“This is an important partnership for us, one built on common values, openness and a genuine desire to learn from each other,” said Todd Builione, KKR’s president of credit and markets. He declined to comment on the valuation.

Marshall Wace gets more than cash and stock out of the deal. It has access to KKR’s resources, network and macroeconomic insights. KKR, meanwhile, gets a more liquid business with an annual performance that’s easier to value than private equity investments. Hedge fund investments accounted for about $26 billion of its assets at end of 2018 with Marshall Wace contributing about half, according to calculations by Bloomberg. The firms will eventually develop new products jointly.

Double Act

Wace runs operations and can often be found walking around checking in with the office’s 170 or so workers (the firm employs about 280 people worldwide). Marshall, who previously worked at Mercury Asset Management, oversees the investment process and is more likely to be at his desk thinking about a new strategy or approach.

This double act was interrupted between 2005 and 2008 when Marshall stepped down as chief investment officer to focus on political and charitable work. Wace described the period as “extremely lonely,” in an interview with EuroHedge earlier this year.

Since then, they’ve found themselves on opposite sides of Britain’s current political turmoil when it was revealed that they’d each given 100,000 pounds to different sides before the June 2016 referendum that saw the British people vote to leave the European Union.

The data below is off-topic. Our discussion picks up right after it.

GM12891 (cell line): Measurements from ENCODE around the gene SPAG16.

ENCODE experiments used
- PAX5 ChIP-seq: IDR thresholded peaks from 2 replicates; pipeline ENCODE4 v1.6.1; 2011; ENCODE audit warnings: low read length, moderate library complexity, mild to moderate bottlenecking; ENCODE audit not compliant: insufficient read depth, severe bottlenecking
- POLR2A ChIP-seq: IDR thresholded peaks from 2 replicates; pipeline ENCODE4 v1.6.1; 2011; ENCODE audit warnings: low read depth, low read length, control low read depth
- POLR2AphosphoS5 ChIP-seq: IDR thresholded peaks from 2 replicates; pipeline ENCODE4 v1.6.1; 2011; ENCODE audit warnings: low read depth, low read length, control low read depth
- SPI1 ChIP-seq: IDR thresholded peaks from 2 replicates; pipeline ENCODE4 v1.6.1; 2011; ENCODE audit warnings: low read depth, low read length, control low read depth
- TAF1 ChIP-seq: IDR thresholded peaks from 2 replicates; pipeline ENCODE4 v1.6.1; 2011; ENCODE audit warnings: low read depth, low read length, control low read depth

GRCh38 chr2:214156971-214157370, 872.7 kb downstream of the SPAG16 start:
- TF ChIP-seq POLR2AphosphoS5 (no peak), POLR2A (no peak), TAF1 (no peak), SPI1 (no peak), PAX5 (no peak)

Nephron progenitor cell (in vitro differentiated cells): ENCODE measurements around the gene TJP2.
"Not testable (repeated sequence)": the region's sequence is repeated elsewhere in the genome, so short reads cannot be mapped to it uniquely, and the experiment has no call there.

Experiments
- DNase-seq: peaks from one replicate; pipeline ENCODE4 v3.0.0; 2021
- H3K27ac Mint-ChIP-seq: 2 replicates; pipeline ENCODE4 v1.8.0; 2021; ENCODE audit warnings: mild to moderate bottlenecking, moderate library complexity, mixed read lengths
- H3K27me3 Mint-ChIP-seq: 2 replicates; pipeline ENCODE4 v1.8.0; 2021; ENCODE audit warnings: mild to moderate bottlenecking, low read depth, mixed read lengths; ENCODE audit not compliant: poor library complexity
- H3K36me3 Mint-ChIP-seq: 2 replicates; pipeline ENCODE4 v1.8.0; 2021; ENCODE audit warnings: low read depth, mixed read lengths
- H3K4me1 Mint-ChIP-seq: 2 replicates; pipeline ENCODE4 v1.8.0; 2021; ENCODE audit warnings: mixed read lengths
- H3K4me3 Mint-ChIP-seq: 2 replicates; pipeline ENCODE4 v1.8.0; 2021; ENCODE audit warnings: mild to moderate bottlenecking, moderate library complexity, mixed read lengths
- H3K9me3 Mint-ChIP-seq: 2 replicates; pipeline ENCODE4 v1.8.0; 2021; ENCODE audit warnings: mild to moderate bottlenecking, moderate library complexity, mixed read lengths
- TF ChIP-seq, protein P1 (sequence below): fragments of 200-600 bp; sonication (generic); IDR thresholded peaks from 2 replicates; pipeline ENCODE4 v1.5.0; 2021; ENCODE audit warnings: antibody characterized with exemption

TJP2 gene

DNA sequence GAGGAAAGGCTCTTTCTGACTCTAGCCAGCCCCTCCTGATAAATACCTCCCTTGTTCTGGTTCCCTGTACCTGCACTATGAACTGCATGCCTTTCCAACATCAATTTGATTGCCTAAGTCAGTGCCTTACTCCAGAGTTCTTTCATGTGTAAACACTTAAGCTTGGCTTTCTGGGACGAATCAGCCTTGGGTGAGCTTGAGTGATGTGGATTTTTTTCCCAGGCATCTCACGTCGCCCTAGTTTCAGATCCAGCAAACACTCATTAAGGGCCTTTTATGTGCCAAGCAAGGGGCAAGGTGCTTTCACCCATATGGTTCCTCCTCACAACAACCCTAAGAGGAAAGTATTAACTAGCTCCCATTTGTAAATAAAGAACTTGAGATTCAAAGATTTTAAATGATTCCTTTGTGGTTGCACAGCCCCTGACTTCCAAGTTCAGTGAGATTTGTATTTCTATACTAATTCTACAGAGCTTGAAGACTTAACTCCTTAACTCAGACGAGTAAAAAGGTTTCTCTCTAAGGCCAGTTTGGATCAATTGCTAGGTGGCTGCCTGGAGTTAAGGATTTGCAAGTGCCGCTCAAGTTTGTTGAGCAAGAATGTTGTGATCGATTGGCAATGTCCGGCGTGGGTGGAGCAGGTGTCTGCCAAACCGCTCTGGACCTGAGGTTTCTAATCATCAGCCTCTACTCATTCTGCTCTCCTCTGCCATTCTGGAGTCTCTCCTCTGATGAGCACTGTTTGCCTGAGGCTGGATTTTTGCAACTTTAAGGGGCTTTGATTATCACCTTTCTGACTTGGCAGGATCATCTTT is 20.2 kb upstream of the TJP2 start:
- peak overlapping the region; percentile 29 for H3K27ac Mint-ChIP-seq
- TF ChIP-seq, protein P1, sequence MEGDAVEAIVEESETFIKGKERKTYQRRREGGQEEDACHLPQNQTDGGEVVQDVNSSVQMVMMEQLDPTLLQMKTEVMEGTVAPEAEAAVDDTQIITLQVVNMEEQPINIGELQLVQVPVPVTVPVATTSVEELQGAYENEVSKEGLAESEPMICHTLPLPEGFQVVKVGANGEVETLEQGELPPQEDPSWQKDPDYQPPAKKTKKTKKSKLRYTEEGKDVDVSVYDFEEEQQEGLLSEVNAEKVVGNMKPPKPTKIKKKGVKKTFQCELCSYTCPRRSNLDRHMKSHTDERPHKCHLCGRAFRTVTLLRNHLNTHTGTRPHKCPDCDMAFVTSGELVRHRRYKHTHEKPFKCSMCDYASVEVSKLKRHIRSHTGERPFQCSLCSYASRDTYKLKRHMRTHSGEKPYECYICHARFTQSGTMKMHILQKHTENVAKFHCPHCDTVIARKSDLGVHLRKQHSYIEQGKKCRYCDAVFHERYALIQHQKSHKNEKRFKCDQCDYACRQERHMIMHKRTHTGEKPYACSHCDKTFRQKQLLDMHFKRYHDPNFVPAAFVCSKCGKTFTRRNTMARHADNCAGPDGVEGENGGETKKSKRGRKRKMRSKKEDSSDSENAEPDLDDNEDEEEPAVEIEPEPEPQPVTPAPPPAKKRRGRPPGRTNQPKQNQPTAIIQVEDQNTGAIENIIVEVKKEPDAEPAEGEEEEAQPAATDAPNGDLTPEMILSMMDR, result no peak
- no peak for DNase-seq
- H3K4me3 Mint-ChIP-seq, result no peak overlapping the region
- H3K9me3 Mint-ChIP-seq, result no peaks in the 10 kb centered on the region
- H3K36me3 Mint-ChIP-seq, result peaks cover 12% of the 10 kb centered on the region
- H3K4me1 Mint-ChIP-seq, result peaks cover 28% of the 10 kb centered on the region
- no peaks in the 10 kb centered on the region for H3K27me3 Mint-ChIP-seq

‘Disagreed Frequently’

Unlike Westminster’s politicians, the pair found a way to reconcile their opinions.

“We have disagreed frequently -- that is the essence of a good partnership,” they wrote in a January op-ed in the Times of London that called for political leaders to end the deadlock because the uncertainty had been bad for the economy. They noted U.K. assets were undervalued and that on some measures “the U.K. stock market is close to a 30-year-low relative to global equities.”

Neither Britain’s continuing political turbulence nor Marshall Wace’s growth has hampered results. The $17 billion Eureka fund -- run by Marshall -- returned 13 percent in 2017, 0.7 percent last year and 4.4 percent in the first three months of 2019.

Chelsea Digs

KKR is also taking ideas from Marshall Wace’s Chelsea digs as it plans its move across the ocean to Manhattan’s Hudson Yards. The hedge fund’s office design, which boasts reclaimed wood ceilings and antique industrial lighting, was the brainchild of Wace -- a deliberate move to help the firm attract young recruits to one of Europe’s oldest hedge funds. There are common areas and an open feel. In the cafe, booths surround a big table, where food is plated family style.

Investors say the firm’s systematic approach helps it navigate volatile markets. Marshall Wace invests in technology with about 4.5 petabytes of data stored on its servers, equivalent to 270 billion photos. That amount is doubling every year.

With the firm now managing $39 billion, the founders may find it harder to maintain the same growth of the past few years, although KKR has ambitious plans.

Marshall Wace has been a “great contributor” to the growth of managed assets and fees, KKR co-President Scott Nuttall told investors in July. “They can double again from here.”

--With assistance from Nishant Kumar.

To contact the reporters on this story: Tom Metcalf in London at tmetcalf7@bloomberg.net;Heather Perlberg in Washington at hperlberg@bloomberg.net

To contact the editors responsible for this story: Pierre Paulden at ppaulden@bloomberg.net, Steven Crabill, Peter Eichenbaum